“Amputees’ needs in general can span a wide range. For me, it could be anything from needing something that could help me walk around the house, to something that helps me with my job at the hotel,” says Jeremy. “I walk about 12,000 steps per day at a hotel, and Dr. Munin has really taken the time to listen to what I need and has incorporated not only that for my everyday prosthetic but also for the golfing that I do. He even came up with the idea to get me a special golfing prosthetic, which is better equipped to help with my needs on a golf course in terms of rotation below the knee and more. Dr. Munin listened to my needs and found the best suitable option for me and my life.”
With the busy life Jeremy leads, it has been invaluable to have a doctor who can diagnose and resolve an issue quickly and effectively.
“A couple of years ago, I was experiencing pain at work, and Dr. Munin helped identify the problem to be the heel of my dress shoes that I wore at work, which were a little too high, causing me to put pressure on a different part of my limb,” says Jeremy. “Thanks to his expertise, Dr. Munin was able to diagnose the issue and get me fixed up in no time.”
Being an amputee for most of his life, Jeremy is no stranger to hospitals and the health care system. After coming to the UPMC Rehabilitation Institute, however, he especially appreciates that the care he receives is all-encompassing.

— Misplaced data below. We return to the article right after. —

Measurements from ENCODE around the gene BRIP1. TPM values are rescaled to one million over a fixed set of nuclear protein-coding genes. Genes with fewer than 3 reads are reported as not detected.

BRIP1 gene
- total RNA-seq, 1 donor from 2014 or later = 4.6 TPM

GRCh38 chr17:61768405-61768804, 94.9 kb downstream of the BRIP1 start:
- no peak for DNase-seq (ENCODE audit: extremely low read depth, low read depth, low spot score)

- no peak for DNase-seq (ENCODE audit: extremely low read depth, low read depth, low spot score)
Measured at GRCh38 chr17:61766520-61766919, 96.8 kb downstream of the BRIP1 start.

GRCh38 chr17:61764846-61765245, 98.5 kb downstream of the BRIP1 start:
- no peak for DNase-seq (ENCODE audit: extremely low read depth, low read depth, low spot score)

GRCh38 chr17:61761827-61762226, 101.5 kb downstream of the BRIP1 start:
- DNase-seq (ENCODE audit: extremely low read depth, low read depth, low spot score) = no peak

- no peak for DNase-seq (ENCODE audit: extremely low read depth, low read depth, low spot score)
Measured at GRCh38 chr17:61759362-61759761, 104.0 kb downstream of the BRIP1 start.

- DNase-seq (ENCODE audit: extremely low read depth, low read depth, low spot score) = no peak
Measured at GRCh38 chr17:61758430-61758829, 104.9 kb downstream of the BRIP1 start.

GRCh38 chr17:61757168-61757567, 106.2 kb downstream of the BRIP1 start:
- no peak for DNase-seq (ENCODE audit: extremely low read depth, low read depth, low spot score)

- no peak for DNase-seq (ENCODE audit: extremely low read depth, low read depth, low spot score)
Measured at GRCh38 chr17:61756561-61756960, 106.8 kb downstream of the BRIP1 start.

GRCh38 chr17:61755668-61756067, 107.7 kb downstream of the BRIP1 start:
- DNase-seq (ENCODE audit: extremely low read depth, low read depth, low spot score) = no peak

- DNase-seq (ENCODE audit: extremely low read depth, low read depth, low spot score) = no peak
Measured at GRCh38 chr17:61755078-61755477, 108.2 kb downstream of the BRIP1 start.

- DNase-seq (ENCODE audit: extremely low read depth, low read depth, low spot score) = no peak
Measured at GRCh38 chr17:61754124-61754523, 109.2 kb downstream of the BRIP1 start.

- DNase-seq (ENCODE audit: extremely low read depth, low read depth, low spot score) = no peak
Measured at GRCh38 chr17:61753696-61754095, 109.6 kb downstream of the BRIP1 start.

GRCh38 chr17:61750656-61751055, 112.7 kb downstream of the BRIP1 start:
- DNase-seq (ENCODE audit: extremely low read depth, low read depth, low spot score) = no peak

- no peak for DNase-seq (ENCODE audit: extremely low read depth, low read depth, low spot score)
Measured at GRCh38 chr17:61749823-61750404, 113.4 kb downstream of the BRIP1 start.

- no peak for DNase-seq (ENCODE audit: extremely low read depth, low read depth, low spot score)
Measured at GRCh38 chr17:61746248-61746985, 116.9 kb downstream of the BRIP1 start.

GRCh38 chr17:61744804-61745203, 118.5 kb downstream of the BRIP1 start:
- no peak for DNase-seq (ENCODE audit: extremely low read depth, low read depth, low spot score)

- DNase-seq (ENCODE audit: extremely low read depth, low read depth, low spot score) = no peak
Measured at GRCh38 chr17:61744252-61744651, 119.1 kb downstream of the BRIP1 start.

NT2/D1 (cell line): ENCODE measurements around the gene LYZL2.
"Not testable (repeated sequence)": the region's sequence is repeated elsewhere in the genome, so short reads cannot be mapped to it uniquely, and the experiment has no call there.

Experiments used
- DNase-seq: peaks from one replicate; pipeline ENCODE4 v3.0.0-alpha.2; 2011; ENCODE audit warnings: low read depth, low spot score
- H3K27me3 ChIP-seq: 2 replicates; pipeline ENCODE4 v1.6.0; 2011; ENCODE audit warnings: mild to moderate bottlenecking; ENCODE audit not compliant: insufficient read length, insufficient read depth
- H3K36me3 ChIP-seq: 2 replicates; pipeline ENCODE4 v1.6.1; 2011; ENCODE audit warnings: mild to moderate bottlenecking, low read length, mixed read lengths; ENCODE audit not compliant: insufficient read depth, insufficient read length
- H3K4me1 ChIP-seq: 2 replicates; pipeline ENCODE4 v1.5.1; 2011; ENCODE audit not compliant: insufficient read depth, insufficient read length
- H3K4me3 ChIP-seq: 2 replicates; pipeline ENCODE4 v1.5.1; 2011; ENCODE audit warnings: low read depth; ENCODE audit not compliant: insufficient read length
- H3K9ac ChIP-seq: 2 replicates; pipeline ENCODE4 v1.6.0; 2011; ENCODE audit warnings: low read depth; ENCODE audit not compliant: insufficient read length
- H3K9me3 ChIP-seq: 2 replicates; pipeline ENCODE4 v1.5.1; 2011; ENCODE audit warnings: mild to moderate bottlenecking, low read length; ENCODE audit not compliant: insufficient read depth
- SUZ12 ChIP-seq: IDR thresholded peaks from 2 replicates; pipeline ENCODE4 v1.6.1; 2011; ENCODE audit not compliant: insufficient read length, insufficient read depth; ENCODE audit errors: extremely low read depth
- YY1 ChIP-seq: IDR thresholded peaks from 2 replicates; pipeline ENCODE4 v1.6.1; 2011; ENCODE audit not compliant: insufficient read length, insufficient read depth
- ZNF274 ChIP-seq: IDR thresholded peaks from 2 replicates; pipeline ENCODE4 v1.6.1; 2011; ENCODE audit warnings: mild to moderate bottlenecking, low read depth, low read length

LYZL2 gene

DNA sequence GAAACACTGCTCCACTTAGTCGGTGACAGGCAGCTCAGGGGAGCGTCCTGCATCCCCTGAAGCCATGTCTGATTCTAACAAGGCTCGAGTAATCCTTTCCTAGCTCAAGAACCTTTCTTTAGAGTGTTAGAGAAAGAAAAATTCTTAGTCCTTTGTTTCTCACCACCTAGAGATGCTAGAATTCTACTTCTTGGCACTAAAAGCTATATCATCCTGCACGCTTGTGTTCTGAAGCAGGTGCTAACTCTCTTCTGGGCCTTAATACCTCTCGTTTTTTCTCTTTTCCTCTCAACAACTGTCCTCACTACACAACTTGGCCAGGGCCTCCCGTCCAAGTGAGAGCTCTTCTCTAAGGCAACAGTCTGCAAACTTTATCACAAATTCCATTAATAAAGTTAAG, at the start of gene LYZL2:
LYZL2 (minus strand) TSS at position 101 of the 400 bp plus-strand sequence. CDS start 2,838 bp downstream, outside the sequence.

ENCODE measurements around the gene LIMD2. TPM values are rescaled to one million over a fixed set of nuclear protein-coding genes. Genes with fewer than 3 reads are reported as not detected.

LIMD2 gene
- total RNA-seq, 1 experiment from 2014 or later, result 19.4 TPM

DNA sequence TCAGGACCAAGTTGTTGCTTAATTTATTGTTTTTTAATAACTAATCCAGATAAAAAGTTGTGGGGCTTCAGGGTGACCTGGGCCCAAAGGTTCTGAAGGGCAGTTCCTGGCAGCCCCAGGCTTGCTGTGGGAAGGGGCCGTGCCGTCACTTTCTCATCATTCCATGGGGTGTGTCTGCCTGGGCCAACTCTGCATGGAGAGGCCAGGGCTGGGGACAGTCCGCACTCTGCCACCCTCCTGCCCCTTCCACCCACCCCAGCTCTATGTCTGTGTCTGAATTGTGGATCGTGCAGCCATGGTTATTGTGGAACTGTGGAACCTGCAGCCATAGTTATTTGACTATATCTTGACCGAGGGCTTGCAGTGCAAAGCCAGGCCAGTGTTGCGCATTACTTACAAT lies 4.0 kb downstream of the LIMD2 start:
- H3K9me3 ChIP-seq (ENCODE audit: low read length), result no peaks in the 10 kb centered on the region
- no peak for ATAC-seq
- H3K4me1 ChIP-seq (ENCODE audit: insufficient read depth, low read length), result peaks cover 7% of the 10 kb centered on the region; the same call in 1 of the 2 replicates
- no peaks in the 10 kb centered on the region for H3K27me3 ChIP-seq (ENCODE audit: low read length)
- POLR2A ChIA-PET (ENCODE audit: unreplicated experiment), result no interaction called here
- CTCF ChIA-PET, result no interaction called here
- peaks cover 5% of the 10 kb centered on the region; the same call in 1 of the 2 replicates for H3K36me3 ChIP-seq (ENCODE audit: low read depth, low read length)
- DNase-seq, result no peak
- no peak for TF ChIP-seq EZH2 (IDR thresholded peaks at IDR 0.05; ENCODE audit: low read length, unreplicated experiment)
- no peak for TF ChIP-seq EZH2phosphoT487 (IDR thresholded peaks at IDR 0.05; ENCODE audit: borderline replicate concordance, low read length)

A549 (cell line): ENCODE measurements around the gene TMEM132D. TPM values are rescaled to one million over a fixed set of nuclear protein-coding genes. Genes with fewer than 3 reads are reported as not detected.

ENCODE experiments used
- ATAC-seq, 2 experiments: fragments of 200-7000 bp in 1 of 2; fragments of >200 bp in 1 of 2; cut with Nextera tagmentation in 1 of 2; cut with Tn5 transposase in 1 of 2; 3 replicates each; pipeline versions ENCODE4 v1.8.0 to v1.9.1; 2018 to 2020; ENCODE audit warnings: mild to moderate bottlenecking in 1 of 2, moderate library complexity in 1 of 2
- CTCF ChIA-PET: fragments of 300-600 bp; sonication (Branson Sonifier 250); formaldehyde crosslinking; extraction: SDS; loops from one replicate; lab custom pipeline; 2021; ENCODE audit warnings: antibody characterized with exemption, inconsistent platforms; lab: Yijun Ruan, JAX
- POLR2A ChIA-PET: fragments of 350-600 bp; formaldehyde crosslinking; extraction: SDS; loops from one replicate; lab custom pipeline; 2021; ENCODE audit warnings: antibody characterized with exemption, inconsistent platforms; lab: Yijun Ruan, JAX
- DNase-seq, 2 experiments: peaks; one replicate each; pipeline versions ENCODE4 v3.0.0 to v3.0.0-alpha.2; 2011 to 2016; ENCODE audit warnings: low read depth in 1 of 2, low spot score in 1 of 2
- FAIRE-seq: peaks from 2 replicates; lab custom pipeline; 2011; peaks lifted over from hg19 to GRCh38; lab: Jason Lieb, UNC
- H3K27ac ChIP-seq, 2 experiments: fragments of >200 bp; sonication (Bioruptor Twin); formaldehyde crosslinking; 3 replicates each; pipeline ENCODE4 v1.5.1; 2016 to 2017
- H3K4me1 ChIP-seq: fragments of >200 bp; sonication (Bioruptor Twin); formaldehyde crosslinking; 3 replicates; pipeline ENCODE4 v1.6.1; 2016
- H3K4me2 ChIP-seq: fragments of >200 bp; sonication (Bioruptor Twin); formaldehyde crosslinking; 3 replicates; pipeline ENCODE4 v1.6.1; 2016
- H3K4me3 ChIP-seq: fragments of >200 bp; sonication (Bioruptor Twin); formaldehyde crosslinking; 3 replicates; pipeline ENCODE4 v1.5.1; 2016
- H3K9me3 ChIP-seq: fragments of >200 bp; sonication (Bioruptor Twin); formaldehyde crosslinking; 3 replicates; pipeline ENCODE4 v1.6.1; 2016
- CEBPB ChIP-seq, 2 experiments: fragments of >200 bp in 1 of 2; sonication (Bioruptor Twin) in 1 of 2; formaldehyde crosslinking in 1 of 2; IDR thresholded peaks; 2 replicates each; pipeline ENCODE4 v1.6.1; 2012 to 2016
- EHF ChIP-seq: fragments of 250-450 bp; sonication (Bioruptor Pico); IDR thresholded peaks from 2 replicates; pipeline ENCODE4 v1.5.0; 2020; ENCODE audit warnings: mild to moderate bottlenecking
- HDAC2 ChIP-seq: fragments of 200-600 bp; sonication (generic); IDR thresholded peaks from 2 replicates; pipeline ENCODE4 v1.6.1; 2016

“I’ve been to a lot of hospitals over the years, and usually the process is long and drawn out. You see a doctor who schedules you for an x-ray and come back a couple of days later for the x-ray. Then you return on a different day to see the same doctor, discuss your x-ray, and figure everything out,” says Jeremy. “At my appointment with Dr. Munin, the process was so much faster. He wanted me to get an x-ray, so I immediately went down two floors, got an x-ray, and went back to his office. By the time the elevator got me back to where I needed to be, Dr. Munin was already looking at my scan. That sort of speed and dedication was impressive.”
The communication and relationship between UPMC and the prosthetic company is also great, according to Jeremy. “There has been a representative there in the office every time I have gone to see Dr. Munin, enabling them to talk about issues, work them out together, and really streamline the whole process.
“Dr. Munin truly listens to what my specific needs are,” says Jeremy. “His expertise enables me to troubleshoot any pain or issues that may arise in life, helping to find a solution and get me back to living life to its fullest. And for that, I am so grateful.”
The UPMC Rehabilitation Institute offers inpatient, outpatient, and transitional rehabilitation, as well as outpatient physician services so that care is available to meet the needs of our patients at each phase of the recovery process. Renowned physiatrists from the University of Pittsburgh Department of Physical Medicine and Rehabilitation, as well as highly trained physical, occupational, and speech therapists, provide individualized care in 12 inpatient units within acute care hospitals and over 80 outpatient locations close to home and work.